This table summarizes the different types of policies and where do we need OPA to implement:
|JWT||is the token valid||✅||✅|
|JWT||sub, iss, aud, azp||✅||✅|
|JWT||all other fields||❌||✅|
|HTTP Request Body||❌||✅|
|Context||Data not present in the request||❌||✅|
Managing a fleet of OPAs
By moving our policy rules into OPA, we have introduced a management challenge. All those Envoy proxies are managed by the Istio control plane, but no one is managing all the OPAs. First, we have to make sure an OPA sidecar container gets injected into every pod. We can do this pretty easily using a mutating webhook.
The more difficult challenge is to manage the rules that each OPA container executes. This is the reason Styra, the creators of OPA, created the Styra Declarative Authorization Service (DAS). Styra DAS is a SaaS service that acts as the control plane for OPA the same way as Istio acts as the control plane for Envoy. Styra DAS will store all the rules and related data (e.g. a Datasource containing the employee_managers list) and each OPA agent will periodically poll Styra DAS for the latest rule bundle.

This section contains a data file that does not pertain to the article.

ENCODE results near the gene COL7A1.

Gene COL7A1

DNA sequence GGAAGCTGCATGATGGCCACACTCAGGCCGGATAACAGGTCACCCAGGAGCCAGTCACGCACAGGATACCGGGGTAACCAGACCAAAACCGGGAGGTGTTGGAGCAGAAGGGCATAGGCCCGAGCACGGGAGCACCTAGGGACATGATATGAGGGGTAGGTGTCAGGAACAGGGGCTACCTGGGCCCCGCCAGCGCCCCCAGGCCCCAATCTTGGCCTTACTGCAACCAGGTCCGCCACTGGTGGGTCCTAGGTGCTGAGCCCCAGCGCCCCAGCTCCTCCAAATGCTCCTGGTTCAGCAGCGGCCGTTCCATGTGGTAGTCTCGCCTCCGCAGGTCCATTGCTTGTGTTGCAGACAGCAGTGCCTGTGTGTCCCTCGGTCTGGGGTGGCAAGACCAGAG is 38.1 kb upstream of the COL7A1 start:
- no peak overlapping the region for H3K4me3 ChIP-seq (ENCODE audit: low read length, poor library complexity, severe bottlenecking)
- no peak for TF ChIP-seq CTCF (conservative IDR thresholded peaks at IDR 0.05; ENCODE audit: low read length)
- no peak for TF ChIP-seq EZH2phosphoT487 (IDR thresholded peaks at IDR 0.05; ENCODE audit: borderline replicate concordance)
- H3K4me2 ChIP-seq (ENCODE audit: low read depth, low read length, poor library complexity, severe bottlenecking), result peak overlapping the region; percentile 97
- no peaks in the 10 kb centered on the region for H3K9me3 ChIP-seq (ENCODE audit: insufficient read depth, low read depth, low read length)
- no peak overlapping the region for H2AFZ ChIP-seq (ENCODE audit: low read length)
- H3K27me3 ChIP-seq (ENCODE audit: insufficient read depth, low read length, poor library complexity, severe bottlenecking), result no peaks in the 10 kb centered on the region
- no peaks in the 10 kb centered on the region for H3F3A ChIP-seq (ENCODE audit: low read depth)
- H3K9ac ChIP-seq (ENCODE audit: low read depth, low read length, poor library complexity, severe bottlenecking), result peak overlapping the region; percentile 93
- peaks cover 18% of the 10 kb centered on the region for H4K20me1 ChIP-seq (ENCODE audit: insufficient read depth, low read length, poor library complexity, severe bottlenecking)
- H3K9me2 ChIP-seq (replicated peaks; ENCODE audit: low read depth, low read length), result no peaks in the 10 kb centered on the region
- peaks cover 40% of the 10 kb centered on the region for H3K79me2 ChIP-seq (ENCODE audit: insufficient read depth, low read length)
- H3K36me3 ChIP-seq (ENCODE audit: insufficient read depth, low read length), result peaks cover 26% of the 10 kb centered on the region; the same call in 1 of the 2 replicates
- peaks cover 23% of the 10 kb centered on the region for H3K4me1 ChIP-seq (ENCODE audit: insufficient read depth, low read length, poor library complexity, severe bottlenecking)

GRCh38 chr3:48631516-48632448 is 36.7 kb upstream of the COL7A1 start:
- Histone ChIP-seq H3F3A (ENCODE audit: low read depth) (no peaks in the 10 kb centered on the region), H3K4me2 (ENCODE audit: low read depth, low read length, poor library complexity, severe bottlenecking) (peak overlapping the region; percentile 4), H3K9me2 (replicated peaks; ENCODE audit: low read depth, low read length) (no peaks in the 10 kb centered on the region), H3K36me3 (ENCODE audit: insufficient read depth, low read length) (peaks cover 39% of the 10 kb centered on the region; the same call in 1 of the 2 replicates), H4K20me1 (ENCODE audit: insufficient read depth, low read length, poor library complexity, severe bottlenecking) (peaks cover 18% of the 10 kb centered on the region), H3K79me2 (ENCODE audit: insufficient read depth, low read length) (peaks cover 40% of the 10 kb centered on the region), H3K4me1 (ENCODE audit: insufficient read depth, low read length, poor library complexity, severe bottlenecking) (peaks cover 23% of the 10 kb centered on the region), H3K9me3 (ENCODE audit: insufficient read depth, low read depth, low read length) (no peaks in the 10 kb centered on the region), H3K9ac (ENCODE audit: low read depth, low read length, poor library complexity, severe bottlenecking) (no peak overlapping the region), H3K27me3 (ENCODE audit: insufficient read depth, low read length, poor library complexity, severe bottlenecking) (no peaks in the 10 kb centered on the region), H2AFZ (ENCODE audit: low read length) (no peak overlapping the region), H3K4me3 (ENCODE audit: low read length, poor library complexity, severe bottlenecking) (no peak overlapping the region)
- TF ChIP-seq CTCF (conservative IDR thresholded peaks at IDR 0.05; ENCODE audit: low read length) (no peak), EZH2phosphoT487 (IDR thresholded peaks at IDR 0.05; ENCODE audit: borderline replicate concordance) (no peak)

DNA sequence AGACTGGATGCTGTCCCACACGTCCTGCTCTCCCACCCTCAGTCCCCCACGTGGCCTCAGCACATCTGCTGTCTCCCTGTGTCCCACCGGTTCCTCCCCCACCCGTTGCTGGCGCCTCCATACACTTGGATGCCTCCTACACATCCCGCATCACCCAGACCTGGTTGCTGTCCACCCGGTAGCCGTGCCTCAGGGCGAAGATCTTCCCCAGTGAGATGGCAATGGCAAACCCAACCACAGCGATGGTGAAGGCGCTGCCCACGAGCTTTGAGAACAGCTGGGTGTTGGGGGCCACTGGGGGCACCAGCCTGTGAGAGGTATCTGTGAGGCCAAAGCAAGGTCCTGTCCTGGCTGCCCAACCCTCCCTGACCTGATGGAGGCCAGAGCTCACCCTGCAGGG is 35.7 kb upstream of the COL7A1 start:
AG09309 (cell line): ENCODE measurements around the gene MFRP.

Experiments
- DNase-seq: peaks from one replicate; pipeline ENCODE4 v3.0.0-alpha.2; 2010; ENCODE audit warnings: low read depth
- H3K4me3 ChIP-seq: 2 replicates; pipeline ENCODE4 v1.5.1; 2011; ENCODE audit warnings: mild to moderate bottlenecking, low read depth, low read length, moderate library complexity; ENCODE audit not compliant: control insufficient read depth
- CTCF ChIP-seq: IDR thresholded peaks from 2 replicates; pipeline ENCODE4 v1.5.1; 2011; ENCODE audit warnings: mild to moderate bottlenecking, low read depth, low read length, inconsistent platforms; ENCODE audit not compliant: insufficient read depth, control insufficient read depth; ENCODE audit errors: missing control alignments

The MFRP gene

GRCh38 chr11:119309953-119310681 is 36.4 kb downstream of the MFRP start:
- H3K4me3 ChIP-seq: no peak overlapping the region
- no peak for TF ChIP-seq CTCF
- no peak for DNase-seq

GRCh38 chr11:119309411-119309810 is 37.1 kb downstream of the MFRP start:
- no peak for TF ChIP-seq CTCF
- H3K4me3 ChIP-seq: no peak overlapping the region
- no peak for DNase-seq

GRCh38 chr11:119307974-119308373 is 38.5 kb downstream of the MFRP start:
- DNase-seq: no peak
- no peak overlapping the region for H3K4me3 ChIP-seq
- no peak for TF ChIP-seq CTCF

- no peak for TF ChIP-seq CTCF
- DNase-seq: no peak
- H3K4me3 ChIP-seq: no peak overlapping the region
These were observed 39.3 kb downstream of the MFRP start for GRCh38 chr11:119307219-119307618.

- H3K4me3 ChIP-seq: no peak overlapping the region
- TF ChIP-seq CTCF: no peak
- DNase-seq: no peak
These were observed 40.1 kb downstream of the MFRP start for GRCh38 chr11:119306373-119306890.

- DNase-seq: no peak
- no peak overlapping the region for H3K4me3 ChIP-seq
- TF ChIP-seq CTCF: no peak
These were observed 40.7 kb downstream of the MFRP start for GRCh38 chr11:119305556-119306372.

Additionally, OPA agents will push decision logs back to Styra DAS so they can be recorded and analyzed for auditing purposes.
Centralized policy management and collection of policy decision logs are a powerful combination that helps companies meet audit and compliance requirements. Additionally, OPA is not limited to authorizing HTTP requests passing through Envoy, but can be integrated with Kubernetes, Terraform and basically any other system that can interact with its simple, JSON-based API. With this, Styra DAS can become a single dashboard for all policy decisions in the organization.
While OPA is an open source project, Styra DAS is a commercial product. That raises the question of how to distribute your policies if you don’t want to use Styra DAS. The protocol connecting OPA to Styra DAS is part of the open source project, which means you can use a cloud bucket to store your policy bundles and to upload decision logs. You can also roll your own home-grown HTTP service to serve policy bundles and receive decision logs. You can find the documentation for these APIs in the OPA docs.
Istio’s built-in AuthorizationPolicy mechanism is a great tool, but once you hit its limitations, OPA is the way to take the next step. What’s more, OPA takes you much further than just better Istio authorization; it helps you build centralized authorization across different domains and system types.
Lead image via Pixabay.